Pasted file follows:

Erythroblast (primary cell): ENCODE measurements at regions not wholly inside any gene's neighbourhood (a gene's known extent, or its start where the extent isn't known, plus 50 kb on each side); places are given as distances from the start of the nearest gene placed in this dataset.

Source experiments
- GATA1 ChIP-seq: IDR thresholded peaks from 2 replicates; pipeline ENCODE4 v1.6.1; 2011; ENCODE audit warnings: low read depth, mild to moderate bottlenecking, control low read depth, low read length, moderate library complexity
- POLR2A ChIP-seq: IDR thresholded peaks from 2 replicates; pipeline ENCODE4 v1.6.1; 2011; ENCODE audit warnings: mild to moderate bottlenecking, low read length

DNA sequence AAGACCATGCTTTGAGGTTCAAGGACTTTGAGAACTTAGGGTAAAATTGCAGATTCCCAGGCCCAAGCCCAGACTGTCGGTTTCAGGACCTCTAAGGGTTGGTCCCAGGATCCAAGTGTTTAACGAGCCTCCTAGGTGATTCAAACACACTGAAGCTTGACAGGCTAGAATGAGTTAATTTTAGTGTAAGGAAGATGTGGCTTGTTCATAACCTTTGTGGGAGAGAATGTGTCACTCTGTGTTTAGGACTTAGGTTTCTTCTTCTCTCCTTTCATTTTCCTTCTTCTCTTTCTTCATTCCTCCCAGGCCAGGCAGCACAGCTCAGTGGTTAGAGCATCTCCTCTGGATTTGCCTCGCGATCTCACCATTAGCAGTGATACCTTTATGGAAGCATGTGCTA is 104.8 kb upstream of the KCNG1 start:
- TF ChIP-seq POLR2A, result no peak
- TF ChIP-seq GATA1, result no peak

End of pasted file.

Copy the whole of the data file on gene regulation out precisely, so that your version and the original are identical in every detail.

Erythroblast (primary cell): ENCODE measurements at regions not wholly inside any gene's neighbourhood (a gene's known extent, or its start where the extent isn't known, plus 50 kb on each side); places are given as distances from the start of the nearest gene placed in this dataset.

Source experiments
- GATA1 ChIP-seq: IDR thresholded peaks from 2 replicates; pipeline ENCODE4 v1.6.1; 2011; ENCODE audit warnings: low read depth, mild to moderate bottlenecking, control low read depth, low read length, moderate library complexity
- POLR2A ChIP-seq: IDR thresholded peaks from 2 replicates; pipeline ENCODE4 v1.6.1; 2011; ENCODE audit warnings: mild to moderate bottlenecking, low read length

DNA sequence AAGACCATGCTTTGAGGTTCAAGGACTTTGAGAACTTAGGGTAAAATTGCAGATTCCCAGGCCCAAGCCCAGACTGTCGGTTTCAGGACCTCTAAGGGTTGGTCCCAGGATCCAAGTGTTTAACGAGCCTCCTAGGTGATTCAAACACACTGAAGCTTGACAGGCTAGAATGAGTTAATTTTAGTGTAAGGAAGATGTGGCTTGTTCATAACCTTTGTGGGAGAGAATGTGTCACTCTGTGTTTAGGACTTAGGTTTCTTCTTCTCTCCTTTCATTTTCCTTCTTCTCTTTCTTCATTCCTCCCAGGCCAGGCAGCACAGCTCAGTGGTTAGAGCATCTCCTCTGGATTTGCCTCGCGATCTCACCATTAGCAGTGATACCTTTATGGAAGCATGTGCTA is 104.8 kb upstream of the KCNG1 start:
- TF ChIP-seq POLR2A, result no peak
- TF ChIP-seq GATA1, result no peak